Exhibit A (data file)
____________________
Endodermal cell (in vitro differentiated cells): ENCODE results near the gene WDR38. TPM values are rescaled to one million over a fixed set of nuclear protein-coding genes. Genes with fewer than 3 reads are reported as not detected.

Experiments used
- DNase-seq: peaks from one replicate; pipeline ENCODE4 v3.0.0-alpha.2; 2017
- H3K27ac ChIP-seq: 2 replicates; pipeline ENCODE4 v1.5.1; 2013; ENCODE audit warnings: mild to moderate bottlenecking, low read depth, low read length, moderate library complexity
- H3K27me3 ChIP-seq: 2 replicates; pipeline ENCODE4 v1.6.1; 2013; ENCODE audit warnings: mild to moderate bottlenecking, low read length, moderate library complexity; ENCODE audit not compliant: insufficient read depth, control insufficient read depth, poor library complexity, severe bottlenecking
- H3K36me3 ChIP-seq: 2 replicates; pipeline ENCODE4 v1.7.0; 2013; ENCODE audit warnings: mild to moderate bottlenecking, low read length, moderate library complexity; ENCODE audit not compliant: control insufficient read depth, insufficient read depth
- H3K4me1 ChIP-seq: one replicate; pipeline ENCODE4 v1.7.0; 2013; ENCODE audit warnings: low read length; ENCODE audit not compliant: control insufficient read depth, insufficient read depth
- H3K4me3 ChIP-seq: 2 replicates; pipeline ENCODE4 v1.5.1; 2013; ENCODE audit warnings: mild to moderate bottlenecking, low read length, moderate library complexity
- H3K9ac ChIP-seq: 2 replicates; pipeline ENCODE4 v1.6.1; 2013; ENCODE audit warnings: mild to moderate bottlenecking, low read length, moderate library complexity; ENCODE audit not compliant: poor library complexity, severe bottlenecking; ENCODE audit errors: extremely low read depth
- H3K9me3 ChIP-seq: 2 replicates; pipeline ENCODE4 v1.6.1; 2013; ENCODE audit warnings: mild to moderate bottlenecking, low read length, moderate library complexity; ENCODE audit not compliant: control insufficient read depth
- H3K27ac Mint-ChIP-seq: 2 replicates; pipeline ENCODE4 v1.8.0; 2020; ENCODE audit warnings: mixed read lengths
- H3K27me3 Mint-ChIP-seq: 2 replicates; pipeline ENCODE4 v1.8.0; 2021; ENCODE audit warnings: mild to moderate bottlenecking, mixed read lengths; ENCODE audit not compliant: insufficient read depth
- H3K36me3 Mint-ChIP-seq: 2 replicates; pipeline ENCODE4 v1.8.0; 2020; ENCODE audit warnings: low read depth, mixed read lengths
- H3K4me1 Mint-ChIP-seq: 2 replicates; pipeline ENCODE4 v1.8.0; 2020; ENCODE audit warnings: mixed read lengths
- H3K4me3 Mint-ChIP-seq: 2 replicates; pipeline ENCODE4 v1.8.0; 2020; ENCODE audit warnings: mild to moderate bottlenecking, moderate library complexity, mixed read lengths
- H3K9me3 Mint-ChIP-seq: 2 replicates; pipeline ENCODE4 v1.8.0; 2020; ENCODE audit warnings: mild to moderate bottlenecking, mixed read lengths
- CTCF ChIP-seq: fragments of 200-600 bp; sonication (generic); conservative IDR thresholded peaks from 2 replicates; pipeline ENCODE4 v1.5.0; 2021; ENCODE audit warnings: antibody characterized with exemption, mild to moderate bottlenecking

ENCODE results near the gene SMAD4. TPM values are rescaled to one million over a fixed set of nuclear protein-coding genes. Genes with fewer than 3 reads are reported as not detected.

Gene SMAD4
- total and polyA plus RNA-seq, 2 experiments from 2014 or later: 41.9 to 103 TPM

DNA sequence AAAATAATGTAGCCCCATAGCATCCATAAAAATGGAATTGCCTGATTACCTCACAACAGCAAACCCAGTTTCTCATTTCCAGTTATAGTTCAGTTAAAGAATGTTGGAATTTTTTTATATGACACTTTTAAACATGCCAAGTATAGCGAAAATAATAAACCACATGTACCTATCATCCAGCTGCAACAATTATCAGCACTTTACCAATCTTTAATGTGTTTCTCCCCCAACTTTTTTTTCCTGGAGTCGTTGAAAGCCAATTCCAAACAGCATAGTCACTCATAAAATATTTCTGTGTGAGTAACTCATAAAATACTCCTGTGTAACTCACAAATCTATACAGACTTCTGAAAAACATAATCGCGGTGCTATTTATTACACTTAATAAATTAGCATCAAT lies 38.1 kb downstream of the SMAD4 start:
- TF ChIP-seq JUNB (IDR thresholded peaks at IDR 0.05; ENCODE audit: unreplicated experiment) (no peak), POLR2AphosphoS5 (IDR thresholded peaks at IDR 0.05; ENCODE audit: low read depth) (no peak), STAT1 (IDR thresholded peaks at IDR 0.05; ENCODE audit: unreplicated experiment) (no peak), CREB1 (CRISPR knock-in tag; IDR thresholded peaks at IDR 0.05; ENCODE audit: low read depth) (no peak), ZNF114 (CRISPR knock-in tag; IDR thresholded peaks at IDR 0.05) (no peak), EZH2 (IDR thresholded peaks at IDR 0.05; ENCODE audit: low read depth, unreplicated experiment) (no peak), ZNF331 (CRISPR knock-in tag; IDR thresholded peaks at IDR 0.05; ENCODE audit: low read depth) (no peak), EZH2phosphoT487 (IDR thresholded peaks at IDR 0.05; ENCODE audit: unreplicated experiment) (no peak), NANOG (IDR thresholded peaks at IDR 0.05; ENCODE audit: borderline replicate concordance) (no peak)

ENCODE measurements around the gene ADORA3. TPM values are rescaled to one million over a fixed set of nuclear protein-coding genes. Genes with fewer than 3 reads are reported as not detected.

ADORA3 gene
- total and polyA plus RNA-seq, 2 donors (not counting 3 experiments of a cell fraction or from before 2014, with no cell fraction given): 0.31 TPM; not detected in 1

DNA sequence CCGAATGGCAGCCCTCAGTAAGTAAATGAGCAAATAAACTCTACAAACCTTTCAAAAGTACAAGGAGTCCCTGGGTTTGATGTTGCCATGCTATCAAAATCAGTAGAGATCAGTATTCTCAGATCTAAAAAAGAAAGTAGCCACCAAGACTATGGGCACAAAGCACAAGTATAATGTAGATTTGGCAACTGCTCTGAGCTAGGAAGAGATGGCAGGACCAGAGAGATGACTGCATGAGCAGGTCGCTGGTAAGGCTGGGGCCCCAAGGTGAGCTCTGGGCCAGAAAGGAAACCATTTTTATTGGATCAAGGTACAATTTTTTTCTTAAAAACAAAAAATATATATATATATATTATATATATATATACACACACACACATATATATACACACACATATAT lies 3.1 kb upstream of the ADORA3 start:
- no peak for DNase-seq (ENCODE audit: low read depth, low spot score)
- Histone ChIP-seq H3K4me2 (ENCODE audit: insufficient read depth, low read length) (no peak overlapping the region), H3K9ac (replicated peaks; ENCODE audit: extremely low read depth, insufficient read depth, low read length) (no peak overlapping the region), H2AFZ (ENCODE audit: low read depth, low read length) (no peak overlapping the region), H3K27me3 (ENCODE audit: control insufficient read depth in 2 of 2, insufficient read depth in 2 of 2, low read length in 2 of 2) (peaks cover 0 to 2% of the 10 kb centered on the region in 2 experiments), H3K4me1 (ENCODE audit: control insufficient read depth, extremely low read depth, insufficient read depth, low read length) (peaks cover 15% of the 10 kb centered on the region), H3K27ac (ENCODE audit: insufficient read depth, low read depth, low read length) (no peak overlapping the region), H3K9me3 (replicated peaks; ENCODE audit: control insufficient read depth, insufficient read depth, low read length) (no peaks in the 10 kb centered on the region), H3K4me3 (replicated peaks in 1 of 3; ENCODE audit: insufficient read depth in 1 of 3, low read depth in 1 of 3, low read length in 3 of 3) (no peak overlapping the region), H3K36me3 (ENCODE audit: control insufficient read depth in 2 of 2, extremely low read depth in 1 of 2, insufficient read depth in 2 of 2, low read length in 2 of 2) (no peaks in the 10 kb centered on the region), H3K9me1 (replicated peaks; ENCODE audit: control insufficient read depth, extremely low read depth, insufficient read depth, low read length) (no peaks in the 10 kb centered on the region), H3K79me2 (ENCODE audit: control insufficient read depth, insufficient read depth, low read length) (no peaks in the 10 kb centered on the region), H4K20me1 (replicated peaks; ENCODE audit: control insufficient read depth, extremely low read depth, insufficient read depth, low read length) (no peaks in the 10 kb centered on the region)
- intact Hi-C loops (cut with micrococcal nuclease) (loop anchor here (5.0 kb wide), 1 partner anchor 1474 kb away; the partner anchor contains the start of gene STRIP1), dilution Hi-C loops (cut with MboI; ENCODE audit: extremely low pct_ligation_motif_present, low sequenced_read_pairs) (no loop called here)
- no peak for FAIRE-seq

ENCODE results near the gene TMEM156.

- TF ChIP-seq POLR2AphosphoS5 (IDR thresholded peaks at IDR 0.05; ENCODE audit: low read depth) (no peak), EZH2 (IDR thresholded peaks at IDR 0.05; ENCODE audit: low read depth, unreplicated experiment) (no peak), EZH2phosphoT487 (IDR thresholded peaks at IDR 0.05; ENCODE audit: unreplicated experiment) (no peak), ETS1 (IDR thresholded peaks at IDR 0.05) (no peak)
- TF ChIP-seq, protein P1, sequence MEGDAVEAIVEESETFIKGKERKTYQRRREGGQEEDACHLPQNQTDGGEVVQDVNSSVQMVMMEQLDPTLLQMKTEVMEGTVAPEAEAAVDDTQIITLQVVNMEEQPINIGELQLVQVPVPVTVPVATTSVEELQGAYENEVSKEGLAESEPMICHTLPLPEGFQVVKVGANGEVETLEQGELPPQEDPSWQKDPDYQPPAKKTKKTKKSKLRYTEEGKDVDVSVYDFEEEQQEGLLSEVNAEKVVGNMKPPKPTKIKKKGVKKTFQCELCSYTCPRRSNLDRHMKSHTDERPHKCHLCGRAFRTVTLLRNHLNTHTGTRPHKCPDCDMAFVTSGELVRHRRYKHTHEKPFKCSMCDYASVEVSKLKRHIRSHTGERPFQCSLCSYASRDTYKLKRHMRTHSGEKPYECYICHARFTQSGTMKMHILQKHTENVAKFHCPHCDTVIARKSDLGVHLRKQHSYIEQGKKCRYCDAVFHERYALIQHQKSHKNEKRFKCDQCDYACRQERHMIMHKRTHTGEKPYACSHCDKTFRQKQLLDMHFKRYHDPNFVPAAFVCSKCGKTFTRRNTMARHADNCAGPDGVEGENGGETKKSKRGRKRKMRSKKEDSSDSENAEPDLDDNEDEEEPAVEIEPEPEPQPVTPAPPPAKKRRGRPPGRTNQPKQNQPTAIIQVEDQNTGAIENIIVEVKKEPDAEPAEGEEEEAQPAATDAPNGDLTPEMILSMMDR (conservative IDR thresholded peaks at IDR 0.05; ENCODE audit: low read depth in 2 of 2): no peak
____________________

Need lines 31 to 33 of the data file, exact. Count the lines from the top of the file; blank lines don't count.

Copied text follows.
ENCODE results near the gene TMEM156.

- TF ChIP-seq POLR2AphosphoS5 (IDR thresholded peaks at IDR 0.05; ENCODE audit: low read depth) (no peak), EZH2 (IDR thresholded peaks at IDR 0.05; ENCODE audit: low read depth, unreplicated experiment) (no peak), EZH2phosphoT487 (IDR thresholded peaks at IDR 0.05; ENCODE audit: unreplicated experiment) (no peak), ETS1 (IDR thresholded peaks at IDR 0.05) (no peak)
- TF ChIP-seq, protein P1, sequence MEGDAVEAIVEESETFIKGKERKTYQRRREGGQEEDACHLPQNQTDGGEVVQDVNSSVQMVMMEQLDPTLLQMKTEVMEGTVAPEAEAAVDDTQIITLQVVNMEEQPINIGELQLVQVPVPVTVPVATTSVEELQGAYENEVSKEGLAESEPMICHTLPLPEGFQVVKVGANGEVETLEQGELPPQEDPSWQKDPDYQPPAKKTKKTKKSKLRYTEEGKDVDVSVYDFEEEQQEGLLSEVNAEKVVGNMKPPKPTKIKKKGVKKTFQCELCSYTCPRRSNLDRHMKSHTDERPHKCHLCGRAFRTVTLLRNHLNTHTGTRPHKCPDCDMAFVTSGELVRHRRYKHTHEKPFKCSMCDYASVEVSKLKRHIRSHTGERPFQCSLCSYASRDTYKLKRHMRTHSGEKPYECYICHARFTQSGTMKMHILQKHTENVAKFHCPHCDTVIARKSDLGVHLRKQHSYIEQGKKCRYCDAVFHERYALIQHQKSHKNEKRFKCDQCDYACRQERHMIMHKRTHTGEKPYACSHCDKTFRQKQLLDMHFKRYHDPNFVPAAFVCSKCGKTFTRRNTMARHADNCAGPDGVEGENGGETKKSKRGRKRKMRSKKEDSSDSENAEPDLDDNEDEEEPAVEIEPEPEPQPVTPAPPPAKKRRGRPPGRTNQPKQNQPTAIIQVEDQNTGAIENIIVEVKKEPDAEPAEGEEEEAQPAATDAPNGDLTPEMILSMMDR (conservative IDR thresholded peaks at IDR 0.05; ENCODE audit: low read depth in 2 of 2): no peak